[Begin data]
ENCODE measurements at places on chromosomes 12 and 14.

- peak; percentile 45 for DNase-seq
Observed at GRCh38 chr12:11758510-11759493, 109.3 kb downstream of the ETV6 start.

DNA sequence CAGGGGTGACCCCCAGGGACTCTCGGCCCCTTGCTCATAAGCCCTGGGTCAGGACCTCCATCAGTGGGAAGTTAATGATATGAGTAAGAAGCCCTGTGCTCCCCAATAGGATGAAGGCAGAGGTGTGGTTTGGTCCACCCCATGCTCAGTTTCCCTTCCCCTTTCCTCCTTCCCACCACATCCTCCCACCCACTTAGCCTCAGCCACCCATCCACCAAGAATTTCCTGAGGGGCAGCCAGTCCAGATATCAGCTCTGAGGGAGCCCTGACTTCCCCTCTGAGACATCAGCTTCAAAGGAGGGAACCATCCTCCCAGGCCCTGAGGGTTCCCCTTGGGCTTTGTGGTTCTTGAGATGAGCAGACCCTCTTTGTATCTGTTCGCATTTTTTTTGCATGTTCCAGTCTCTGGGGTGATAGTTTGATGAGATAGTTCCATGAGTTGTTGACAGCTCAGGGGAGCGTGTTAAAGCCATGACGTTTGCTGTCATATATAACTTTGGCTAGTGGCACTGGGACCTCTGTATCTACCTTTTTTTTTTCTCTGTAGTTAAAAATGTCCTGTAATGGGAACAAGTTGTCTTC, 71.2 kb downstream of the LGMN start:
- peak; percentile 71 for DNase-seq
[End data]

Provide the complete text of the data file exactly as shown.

ENCODE measurements at places on chromosomes 12 and 14.

- peak; percentile 45 for DNase-seq
Observed at GRCh38 chr12:11758510-11759493, 109.3 kb downstream of the ETV6 start.

DNA sequence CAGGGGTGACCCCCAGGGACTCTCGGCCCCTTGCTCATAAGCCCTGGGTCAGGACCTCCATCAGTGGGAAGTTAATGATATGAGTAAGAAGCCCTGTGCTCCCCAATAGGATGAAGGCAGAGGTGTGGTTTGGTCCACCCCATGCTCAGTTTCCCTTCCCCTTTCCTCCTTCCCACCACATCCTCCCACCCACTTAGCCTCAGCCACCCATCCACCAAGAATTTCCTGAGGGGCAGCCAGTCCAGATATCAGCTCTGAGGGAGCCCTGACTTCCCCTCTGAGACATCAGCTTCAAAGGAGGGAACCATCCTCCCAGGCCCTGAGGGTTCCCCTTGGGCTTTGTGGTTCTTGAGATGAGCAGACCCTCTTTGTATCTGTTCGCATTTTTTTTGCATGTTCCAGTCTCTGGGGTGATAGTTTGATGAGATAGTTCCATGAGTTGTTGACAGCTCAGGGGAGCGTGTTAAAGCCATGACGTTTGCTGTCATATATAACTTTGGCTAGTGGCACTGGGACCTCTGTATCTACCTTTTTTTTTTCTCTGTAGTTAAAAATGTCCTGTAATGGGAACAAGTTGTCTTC, 71.2 kb downstream of the LGMN start:
- peak; percentile 71 for DNase-seq